Birzeit University’s international migration and refugee studies program provides unique experience with guest lectures by refugees, experts
Every week since September, Dr. Raed Eshnaiwer discusses with his students issues related to migration and refugee studies. Last Saturday, the topic was “Syrian Refugees: A Feminist Perspective”; the week before, they explored forced migration to, and from, Syria; and three weeks ago, they discussed the status of Palestinian refugees in international law. So far, this sounds like any other migration and refugee studies program. Why, then, is Birzeit University’s community buzzing with interest over these meetings? Simply put: the guest speakers and lecturers.
Eshnawier, who leads the introductory course for the International Migration and Refugee Studies program, hosts international and local experts, professors, and activists who have made it their life’s work to study and highlight migration and refugee issues. Every week — on Saturdays — a new guest leads the lecture, bringing with them new experiences and, crucially, different perspectives on complex migration cases.
The meetings, Eshnawier’s brainchild, were established to provide students with the multi-dimensional perspective and experience needed for the migration and refugee studies discipline. They are held outside of normal study hours and are optional, but all students choose to join them. “It is especially difficult during these times to go out on the field and carry out the face-to-face interviews required for this master’s program,” Eshnawier explained. “So what we’ve done is bring the experience to the students through online video calls.”
The guest speakers and lecturers are chosen personally by Eshnawier, based on his network of colleagues and experts in the field. Students can also recommend a guest. The main criteria, Eshnawier noted, was that guests had to have actual experience in the field or have previously introduced a critical perspective on the discipline’s main theoretical frameworks.
The guest speakers and lecturers have not only met these criteria; they comfortably exceeded them.
One of the earliest guests was Abu Haitham, a refugee who chronicled his journey from forced migration in his home country of Iraq to asylum in Belgium. Another was Muzan Dureid, a Syrian human rights activist who specializes in issues related to migrant and refugee women. Rabie Nasser, a Syrian researcher who migrated to Lebanon, discussed research methodologies during times of conflict, using the war in Syria as an example, and Fahmida Karim, an associate protection officer at the United Nations High Commissioner for Refugees (UNHCR), shed light on the situation of the Rohingya refugees in Bangladesh.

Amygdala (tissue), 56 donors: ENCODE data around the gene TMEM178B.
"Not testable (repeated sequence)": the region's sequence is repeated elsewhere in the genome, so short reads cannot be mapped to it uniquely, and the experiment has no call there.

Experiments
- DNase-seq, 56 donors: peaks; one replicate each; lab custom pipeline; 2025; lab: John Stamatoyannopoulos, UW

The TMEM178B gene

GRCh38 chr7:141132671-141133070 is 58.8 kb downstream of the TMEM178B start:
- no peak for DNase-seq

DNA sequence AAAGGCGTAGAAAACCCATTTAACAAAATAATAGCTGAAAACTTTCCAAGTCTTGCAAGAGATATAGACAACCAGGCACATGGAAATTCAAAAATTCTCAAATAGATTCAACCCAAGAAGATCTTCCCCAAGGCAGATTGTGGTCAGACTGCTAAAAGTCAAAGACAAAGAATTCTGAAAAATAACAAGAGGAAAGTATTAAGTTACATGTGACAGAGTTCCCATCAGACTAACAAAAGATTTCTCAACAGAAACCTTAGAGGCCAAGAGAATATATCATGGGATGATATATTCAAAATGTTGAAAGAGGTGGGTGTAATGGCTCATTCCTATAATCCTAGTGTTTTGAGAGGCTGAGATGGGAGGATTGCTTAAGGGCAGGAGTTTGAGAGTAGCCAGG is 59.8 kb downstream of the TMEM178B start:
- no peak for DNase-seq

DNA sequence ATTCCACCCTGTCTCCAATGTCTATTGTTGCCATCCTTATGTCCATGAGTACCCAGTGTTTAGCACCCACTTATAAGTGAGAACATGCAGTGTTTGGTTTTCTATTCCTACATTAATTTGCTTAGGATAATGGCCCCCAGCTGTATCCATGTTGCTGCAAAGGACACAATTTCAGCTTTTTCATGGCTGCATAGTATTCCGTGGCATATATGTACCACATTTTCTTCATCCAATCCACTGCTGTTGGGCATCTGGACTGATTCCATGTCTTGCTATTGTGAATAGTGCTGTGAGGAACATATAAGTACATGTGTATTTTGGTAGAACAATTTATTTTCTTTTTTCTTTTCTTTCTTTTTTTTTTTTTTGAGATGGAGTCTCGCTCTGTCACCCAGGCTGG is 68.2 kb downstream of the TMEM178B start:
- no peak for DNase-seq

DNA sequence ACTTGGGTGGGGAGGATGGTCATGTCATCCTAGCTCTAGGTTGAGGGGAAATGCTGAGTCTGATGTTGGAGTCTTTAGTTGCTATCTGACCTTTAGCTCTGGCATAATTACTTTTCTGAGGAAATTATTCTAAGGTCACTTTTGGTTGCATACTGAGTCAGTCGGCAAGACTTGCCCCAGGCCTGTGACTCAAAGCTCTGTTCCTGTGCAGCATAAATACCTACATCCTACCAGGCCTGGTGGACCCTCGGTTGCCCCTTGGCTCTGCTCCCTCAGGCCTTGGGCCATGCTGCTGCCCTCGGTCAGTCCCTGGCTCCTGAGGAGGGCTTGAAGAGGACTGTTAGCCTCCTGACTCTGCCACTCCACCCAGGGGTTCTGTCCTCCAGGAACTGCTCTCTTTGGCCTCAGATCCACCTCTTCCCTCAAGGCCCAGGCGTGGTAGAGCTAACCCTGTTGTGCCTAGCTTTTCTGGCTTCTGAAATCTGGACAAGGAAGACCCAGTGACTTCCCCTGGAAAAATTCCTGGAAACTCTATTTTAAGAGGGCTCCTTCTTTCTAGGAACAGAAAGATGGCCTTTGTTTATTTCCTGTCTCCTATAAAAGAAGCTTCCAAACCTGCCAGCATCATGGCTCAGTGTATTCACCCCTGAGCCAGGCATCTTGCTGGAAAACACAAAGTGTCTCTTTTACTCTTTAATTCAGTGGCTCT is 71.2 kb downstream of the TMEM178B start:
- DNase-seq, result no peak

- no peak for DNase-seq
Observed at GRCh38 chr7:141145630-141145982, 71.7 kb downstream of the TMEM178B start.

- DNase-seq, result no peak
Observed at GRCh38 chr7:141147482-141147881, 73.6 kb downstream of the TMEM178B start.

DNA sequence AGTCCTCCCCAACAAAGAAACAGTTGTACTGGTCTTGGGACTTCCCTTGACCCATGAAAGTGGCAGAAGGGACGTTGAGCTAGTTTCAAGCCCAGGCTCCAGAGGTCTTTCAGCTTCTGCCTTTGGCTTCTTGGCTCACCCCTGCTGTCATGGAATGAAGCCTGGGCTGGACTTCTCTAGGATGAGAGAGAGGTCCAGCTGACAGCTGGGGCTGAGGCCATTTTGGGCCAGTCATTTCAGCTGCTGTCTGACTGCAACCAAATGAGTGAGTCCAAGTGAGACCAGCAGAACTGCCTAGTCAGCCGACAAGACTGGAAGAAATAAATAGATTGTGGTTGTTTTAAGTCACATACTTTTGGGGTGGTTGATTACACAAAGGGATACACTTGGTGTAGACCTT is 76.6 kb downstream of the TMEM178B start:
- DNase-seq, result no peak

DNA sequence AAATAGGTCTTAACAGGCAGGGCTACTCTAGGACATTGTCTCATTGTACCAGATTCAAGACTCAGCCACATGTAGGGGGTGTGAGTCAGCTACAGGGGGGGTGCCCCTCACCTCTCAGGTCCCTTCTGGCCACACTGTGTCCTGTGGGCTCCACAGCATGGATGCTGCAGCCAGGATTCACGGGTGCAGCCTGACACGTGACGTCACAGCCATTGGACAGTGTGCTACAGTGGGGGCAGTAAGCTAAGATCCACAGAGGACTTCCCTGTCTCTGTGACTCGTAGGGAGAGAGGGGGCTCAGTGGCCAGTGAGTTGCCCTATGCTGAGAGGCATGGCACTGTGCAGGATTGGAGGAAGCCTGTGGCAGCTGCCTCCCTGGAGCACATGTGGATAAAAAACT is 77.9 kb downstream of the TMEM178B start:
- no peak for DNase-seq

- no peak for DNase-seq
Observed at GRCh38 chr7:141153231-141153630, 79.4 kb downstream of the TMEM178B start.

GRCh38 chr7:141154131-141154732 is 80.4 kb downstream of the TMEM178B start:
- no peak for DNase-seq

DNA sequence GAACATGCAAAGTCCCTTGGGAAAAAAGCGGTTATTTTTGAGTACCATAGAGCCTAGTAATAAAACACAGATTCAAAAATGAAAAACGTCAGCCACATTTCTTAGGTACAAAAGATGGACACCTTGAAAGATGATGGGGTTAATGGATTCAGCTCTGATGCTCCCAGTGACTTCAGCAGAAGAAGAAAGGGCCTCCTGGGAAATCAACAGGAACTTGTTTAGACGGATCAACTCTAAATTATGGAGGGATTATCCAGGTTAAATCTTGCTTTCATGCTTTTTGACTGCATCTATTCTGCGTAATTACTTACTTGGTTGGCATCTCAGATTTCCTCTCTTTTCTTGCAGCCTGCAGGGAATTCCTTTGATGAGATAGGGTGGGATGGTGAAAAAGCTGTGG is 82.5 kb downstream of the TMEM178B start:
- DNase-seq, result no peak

Among the guests were also prominent professors and academics in the field. Francesca Albanese, a researcher at Georgetown University’s Institute for the Study of International Migration, and Lex Takkenberg, the senior ethics officer at UNRWA, explored the status of Palestinian refugees in International law, and Dawn Chatty, professor emerita of anthropology, discussed the history of migration in the Levant, specifically in Syria. Rounding out the list is Oroub El Abed, a researcher at the center for Lebanese Studies, who reviewed the methods and issues related to providing refugees with humanitarian aid.
Discussions with these professors, researchers, experts, and activists have added another layer to the master’s program, said Eshnawier. It has provided students with more than one perspective on migrant and refugee cases in Syria, Sudan, and Myanmar, among others, and allowed them to incorporate the lessons drawn from these issues in the production of new knowledge.
“The nature of the International Migration and Refugee Studies program is unique,” Eshnawier added. “It is based on a combination of personal experience analyzed and explored through theoretical frameworks, and this format of lectures led by guest speakers and professors complements the program extremely well.” In addition to an enhanced perspective, the meetings help students establish connections in the field with local and international professors, researchers, and peers.
As for the future of the course, Eshnawier looks to expand the list of guests to include UNHCR officers, experts on migration in the Global South, and migrants and refugees. He is also exploring cooperation frameworks with regional and international migrant and refugee studies programs.